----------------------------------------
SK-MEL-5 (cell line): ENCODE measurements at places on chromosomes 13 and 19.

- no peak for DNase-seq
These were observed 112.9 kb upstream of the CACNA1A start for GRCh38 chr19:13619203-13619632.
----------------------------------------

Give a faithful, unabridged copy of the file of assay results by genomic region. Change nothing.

SK-MEL-5 (cell line): ENCODE measurements at places on chromosomes 13 and 19.

- no peak for DNase-seq
These were observed 112.9 kb upstream of the CACNA1A start for GRCh38 chr19:13619203-13619632.